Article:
Sex with wife of incarcerated client leads to suspension

A San Francisco attorney, LeRUE J. GRIM [#37485], 69, was disciplined by the State Bar for misconduct which included engaging in sexual relations with the wife of an incarcerated client and abandoning that client's appeal, as well as that of a second client. Grim was suspended for three years, stayed, and placed on probation for three years on the condition that he is actually suspended for 30 months and until he has shown proof of his fitness to practice, effective July 31, 1997. He was ordered to pass the MPRE and comply with rule 955.

In this decision, Grim was found culpable in two separate client matters of failing to perform services competently and provide a proper case accounting, failing to avoid the representation of adverse interests and adverse interests in a business transaction with a client, failing to promptly refund unearned fees, misrepresenting to clients and filing false pleadings.

In one matter, Grim's misconduct involved serious conflicts of interest, including Grim's sexual relationship with his client's 20-year-old wife while the client was in prison for murder and a drug offense.

Grim testified that in late 1991, he traveled to Sonora to prepare for the client's trial and began staying in the wife's trailer. While sleeping one night, Grim said he became aware that the wife was in bed with him. He said he recalled thinking at the time that the State Bar was considering prohibiting sex between an attorney and a client. He told the woman that he might have to withdraw from representation of her husband.

He then testified that without his consent, he had sex with his client's wife only that one time.

However, the wife testified that she and Grim had repeatedly engaged in sexual acts before, during and after her husband's trial and that Grim had paid her hospital bill for an abortion.

The State Bar Court judge did not find any evidence that Grim intimidated or coerced his client's wife into having sexual relations.

Grim's fee for representing the client was to be a quitclaim for three parcels of realty owned by the couple, which he was to sell, deducting his fee from the profits. However, the property and the couple's $25,000 in cash became the subject of a drug forfeiture action instituted by Tuolumne County.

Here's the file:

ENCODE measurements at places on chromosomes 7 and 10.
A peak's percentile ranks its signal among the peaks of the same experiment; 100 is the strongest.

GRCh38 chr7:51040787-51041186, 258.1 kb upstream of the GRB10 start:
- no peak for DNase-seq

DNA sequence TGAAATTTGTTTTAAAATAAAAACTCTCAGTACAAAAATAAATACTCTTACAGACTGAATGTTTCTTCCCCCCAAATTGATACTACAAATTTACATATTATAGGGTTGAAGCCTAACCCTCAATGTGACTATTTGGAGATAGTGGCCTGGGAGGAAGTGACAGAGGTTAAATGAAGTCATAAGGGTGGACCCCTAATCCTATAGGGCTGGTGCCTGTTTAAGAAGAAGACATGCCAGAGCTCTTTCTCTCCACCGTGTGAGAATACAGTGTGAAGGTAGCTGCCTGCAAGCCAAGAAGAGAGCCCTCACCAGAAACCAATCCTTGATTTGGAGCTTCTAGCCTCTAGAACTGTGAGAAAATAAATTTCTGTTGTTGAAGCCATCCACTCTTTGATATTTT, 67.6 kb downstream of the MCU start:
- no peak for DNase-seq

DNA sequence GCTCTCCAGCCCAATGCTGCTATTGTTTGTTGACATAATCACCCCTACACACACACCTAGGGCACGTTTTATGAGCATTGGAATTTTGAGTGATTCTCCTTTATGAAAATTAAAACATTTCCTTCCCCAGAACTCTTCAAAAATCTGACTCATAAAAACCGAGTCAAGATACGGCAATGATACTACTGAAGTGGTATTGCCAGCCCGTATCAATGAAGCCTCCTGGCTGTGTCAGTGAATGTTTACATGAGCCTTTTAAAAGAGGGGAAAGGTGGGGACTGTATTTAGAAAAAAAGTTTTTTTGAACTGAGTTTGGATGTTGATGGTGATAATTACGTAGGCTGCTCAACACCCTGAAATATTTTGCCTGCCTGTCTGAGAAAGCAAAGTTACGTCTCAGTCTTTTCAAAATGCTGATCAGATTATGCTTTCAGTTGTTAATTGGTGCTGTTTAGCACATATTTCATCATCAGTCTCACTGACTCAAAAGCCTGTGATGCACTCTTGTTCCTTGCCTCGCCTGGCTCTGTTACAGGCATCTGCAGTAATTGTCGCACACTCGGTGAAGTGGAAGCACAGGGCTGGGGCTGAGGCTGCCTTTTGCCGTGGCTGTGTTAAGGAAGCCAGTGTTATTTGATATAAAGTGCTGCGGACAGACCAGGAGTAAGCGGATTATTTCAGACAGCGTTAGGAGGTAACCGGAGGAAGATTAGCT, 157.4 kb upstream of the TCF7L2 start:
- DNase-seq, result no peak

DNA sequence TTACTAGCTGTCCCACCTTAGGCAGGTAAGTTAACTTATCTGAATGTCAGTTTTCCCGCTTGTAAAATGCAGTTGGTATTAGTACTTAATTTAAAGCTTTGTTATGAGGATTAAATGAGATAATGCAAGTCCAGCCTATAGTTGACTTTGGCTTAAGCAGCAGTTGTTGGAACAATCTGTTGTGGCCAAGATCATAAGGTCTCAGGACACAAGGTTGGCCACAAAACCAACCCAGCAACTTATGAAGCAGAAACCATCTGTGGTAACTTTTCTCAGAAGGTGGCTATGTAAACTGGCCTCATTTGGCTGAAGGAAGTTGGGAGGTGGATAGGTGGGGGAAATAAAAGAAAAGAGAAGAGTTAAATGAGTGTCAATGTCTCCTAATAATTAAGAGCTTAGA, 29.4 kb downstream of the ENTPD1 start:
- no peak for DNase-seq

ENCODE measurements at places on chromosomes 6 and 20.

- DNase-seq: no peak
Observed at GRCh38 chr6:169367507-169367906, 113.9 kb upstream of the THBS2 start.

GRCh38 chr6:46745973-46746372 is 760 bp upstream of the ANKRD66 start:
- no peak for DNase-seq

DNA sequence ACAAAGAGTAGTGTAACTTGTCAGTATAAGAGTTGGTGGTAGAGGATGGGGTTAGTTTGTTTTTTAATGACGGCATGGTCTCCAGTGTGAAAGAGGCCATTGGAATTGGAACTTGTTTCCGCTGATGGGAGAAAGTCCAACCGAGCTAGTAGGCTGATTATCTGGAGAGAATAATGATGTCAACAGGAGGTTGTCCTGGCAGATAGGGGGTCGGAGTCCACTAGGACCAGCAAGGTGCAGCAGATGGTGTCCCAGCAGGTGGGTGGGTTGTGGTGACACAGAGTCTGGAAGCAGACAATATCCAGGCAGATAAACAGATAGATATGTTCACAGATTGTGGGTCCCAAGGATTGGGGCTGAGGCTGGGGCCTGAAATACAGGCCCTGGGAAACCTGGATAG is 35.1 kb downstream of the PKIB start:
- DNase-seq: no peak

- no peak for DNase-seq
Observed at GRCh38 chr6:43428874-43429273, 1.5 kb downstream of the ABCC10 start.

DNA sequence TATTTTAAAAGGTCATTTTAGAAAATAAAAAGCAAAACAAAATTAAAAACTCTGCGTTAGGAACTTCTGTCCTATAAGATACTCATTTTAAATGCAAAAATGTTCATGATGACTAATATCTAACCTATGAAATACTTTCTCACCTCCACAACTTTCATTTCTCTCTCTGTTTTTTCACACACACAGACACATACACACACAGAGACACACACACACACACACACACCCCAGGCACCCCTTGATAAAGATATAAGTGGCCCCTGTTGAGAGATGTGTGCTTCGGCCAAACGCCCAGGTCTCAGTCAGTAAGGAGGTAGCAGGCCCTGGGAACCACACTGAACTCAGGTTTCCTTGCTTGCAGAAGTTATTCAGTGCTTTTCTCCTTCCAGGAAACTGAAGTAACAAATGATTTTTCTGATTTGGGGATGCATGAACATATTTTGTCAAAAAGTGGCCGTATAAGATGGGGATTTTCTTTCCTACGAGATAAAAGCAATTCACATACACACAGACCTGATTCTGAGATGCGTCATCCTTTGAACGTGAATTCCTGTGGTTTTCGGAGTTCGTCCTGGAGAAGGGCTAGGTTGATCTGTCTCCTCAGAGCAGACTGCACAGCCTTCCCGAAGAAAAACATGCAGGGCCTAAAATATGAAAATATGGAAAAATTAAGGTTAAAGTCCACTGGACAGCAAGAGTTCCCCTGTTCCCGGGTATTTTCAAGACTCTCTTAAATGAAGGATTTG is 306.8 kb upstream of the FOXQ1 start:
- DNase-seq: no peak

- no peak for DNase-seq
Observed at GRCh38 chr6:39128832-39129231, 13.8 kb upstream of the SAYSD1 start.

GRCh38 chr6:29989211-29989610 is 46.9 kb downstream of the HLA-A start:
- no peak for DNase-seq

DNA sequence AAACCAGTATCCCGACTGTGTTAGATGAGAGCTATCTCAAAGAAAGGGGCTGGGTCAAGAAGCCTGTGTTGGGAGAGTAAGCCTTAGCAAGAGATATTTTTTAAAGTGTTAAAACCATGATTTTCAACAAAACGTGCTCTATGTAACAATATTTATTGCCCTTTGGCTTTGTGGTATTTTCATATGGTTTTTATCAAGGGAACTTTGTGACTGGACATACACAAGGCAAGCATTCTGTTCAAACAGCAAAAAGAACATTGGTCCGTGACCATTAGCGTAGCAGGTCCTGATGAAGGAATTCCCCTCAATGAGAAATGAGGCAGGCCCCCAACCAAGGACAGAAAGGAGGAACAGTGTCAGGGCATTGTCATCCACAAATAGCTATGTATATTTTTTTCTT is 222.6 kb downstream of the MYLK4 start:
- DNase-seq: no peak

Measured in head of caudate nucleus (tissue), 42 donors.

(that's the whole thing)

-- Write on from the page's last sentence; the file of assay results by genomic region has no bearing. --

Grim also was found culpable of abandoning the client's appeal.

In 1994, the couple filed a civil action alleging improprieties in his handling of the deeds and his relationship with the wife. The case was later settled.

In another matter, Grim was hired by a woman to handle a criminal appeal on behalf of her son, who was convicted of various felony sex offenses and sentenced to state prison for life with the possibility of parole. His misconduct involved misleading the client about the case status for seven years.

Grim testified that he advised the client an appeal would be without merit and then told her about the appeal dismissal, saying they should prepare for parole hearings.

The client, however, said that was not her understanding of the case status. She took detailed notes of her conversations with Grim from 1982-93 and said she was shocked and deeply hurt that Grim had not followed through with the case.

Although Grim told the court that he was an old-style practitioner who trusted his clients and did not feel compelled to document everything, the bar court's hearing department found the client's recollections more credible.

In mitigation, Grim testified that he was involved in pro bono work, has taught classes and seminars in various subjects and has been helpful to new attorneys in the legal community. A few character witnesses testified to Grim's fine reputation in the legal community as an effective, honest and competent practitioner in the criminal courts. However, testimony by a few character witnesses was not accorded significant weight since it was not an extraordinary demonstration of good character offered by a wide range of references.

In aggravation, Grim has two prior records of discipline. In one instance, he received a private reproval in 1983. Although the discipline occurred many years ago, the court found that his current misconduct spanned from 1982-94, and he should have had a heightened awareness of his professional duties.

His second record of prior discipline was not considered in aggravation since the notice of disciplinary charges was filed after the occurrence of the current misconduct.

Grim's misconduct involved multiple acts, it was followed by dishonesty and concealment, he significantly harmed his clients and he demonstrated indifference toward rectification or atonement for the consequences of his actions.

Although the bar's trial counsel urged disbarment, the hearing department found it did not provide any supporting authority. The court said that although Grim's actions involved moral turpitude, they did not justify disbarment.

"Although [Grim] has been in practice for more than 30 years and is well-known for his zealous advocacy for his clients, the court is deeply troubled by [Grim's] absolute blindness to conflicts of interest and professional ethics," wrote the court.